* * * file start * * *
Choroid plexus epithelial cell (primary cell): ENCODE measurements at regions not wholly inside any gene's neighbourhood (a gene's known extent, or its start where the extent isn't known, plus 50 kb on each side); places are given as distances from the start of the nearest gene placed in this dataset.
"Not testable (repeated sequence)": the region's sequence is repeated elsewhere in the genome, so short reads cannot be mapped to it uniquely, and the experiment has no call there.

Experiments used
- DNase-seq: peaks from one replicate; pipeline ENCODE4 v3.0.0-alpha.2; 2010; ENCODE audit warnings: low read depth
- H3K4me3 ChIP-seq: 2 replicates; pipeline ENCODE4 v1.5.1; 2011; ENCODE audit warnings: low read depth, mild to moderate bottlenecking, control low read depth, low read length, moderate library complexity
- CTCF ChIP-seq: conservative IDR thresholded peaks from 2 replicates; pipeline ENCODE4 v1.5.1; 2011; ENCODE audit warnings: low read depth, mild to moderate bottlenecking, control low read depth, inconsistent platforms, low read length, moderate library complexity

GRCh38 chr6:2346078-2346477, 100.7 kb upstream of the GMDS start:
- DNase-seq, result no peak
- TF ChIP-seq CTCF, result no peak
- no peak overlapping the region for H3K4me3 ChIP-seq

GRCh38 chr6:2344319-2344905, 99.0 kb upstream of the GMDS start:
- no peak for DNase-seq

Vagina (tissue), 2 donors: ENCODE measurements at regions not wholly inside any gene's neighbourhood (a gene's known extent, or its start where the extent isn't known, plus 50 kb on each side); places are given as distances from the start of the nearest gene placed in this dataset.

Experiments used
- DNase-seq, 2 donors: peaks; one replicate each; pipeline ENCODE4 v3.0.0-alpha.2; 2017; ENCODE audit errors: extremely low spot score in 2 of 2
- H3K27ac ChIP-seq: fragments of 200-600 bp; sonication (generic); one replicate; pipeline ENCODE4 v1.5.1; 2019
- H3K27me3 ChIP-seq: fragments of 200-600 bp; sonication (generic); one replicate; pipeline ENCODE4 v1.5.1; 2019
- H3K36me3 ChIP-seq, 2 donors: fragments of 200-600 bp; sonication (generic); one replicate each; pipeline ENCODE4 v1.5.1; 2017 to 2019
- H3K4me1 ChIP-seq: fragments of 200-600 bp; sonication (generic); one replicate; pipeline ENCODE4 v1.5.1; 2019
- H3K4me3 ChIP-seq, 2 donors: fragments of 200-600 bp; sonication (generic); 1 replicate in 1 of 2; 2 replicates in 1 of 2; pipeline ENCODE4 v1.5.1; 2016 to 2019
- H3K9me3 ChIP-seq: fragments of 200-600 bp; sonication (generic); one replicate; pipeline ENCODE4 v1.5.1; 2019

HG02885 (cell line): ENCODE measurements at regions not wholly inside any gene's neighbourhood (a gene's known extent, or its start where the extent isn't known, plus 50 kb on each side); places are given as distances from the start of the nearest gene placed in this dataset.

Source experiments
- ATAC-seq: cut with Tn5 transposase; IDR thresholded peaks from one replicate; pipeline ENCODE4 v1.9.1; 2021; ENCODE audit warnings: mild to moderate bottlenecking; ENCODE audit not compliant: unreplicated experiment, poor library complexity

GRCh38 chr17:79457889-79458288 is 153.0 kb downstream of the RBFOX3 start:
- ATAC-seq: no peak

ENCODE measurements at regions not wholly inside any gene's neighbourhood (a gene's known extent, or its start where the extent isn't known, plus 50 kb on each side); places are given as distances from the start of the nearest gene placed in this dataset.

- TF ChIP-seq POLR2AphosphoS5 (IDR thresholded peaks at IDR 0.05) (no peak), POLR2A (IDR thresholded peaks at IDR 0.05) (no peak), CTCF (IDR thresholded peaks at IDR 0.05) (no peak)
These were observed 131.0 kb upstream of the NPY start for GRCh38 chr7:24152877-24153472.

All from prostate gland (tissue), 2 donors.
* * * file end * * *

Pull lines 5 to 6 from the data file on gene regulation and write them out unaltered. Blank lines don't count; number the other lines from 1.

- H3K4me3 ChIP-seq: 2 replicates; pipeline ENCODE4 v1.5.1; 2011; ENCODE audit warnings: low read depth, mild to moderate bottlenecking, control low read depth, low read length, moderate library complexity
- CTCF ChIP-seq: conservative IDR thresholded peaks from 2 replicates; pipeline ENCODE4 v1.5.1; 2011; ENCODE audit warnings: low read depth, mild to moderate bottlenecking, control low read depth, inconsistent platforms, low read length, moderate library complexity